Complete with a sleek Safiyaa dress (for Stallings), a Monique Lhuillier gown (for Bennett) and a three-tiered blackberry cheesecake, vanilla and lemon cake, the influencers' Sept. 30 black-tie wedding at Georgia's stately Naylor Hall was dubbed the "royal wedding of lesbian TikTok" by many of the duo's joint 700,000 followers.
"It's so great marrying a girl that is the same as you because there was genuinely no conflict," Stallings told People ahead of the vows. Referencing a debate they had during their cake tasting she added, "I think the only thing we disagreed on was the lemon cake, truly."
And yet their first day as a married duo proved to be less than sweet when—just as they began sharing snapshots of their big day—Reddit users resurfaced screenshots of what appeared to be since-deleted racially sensitive posts made by Stallings.
Amid the backlash, the pair uploaded a 10-minute apology video to their shared TikTok Stories, Stallings saying she was "completely and utterly disgusted and ashamed" by her past behavior.
"I don't want people to think that I am just sweeping this under the rug or that it's something I'm not going to address or don't want to address because I do want to address it," she continued. "That's not who I am."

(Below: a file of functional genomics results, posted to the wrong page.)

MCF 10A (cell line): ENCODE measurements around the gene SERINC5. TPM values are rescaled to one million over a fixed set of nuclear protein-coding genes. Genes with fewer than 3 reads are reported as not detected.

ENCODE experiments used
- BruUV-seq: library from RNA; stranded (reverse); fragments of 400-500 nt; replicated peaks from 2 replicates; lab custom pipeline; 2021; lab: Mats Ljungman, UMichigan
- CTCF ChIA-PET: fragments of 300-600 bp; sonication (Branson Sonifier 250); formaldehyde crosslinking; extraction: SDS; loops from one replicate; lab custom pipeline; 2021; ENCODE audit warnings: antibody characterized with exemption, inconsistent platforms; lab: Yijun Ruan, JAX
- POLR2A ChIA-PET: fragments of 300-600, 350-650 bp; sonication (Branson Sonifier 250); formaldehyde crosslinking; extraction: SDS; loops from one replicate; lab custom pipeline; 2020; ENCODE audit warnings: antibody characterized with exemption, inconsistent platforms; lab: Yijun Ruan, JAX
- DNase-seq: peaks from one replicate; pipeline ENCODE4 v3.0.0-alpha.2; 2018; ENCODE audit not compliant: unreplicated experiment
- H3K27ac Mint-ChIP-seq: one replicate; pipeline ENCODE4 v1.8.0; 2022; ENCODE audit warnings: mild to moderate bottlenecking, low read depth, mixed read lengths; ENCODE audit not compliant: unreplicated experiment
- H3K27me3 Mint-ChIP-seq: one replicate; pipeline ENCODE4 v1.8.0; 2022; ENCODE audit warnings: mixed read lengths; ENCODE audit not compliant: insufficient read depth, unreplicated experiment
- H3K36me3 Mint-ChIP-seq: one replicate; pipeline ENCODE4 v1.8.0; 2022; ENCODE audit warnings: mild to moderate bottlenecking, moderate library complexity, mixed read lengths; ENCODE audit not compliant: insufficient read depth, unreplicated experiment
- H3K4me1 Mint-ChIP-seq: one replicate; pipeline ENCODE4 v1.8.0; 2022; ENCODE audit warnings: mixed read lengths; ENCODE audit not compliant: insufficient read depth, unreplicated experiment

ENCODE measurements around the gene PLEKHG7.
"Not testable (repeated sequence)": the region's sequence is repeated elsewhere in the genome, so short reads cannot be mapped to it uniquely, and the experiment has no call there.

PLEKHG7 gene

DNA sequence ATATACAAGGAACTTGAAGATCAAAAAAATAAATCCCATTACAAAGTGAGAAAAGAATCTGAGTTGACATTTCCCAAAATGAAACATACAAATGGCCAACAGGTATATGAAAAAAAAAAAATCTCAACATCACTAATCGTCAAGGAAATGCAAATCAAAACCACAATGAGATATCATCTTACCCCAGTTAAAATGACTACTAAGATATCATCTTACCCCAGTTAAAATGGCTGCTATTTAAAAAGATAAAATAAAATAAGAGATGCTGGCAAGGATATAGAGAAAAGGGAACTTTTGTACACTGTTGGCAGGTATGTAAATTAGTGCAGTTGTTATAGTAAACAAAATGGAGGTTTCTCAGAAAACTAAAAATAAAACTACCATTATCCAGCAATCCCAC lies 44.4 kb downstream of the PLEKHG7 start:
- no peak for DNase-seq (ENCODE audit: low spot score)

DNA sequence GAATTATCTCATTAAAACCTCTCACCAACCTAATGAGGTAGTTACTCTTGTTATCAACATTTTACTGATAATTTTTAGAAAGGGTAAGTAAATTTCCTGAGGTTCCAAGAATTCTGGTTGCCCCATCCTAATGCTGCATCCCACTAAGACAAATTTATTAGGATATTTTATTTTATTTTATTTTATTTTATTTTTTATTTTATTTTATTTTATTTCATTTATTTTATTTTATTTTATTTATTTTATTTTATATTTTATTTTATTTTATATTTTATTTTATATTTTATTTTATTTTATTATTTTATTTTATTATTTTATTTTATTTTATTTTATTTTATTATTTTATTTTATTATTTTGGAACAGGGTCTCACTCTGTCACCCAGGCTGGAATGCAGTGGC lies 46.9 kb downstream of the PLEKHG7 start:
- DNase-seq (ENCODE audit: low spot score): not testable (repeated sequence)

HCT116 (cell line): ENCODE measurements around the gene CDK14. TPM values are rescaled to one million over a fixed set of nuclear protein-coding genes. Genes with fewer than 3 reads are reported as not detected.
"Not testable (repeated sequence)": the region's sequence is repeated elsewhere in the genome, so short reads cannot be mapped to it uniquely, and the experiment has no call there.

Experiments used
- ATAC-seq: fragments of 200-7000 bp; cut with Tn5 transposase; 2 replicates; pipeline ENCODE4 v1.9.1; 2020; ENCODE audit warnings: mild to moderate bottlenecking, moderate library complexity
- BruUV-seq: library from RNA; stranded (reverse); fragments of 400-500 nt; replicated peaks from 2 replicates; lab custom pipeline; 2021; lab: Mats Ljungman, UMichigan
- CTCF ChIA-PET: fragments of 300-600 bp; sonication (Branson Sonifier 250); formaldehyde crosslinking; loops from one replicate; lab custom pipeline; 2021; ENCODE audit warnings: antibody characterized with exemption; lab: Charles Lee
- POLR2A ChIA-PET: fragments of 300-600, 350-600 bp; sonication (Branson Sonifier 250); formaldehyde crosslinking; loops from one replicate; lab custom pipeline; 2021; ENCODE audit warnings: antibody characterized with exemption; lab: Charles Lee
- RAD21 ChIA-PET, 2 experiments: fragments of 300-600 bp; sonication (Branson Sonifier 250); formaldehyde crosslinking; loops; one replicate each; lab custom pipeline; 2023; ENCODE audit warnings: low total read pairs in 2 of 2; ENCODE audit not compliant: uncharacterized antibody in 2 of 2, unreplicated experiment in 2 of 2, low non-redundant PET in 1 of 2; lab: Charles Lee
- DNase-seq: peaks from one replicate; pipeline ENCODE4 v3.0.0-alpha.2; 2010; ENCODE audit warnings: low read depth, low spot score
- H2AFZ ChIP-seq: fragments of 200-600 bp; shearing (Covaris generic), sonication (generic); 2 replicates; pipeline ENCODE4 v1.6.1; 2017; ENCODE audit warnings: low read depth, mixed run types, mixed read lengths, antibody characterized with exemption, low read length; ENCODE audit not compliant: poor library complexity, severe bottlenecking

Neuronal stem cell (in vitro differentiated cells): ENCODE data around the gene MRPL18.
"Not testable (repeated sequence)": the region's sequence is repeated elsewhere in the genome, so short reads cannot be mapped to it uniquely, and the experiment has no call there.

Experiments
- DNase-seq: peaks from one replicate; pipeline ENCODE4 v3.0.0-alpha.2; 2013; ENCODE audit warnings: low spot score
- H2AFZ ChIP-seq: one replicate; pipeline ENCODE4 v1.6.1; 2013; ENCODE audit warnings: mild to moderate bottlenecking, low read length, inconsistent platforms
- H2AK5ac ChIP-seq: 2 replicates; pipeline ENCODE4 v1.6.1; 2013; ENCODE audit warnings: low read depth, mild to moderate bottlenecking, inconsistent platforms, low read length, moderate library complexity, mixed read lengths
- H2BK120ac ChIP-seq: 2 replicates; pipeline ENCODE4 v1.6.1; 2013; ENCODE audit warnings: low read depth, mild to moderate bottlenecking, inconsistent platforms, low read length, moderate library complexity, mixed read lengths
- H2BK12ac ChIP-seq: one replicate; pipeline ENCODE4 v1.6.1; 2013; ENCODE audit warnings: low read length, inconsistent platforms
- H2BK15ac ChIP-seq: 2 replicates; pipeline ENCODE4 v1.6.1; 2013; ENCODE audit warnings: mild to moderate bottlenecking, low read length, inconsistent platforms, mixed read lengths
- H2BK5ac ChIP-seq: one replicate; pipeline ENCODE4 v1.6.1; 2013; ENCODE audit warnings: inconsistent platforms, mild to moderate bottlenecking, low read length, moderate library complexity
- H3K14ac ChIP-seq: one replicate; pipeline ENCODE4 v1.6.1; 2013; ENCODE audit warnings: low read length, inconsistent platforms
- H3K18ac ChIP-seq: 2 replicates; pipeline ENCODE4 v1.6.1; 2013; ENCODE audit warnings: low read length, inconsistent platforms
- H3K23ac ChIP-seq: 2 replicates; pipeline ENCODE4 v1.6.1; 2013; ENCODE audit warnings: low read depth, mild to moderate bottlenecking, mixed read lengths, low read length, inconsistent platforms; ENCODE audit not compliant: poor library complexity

For better or worse, her new wife has her back. Calling the missives an "unfortunate and ignorant mistake," Bennett said, "It's so disappointing to see that those things were written, and written by somebody that I love, but I also know to my heart and core that's not who you are. I would've never married her if that's who she was today."
Despite the mea culpa, the criticism didn't cease, with detractors noting their wedding venue had ties to cotton mill owner Roswell King, who controlled several plantations that were operated by slave labor, with his son overseeing the creation of the property during the 1840s.
While the couple has yet to respond to the continued judgement, they're far from the first content creators to be faced with the opposite of a social media double-tap. Influencer scandals range from the just a bit catty (James Charles, you know what you did to Lauren Conrad) to the allegedly criminal (see: YouTuber Ruby Franke). Here are some of the biggest.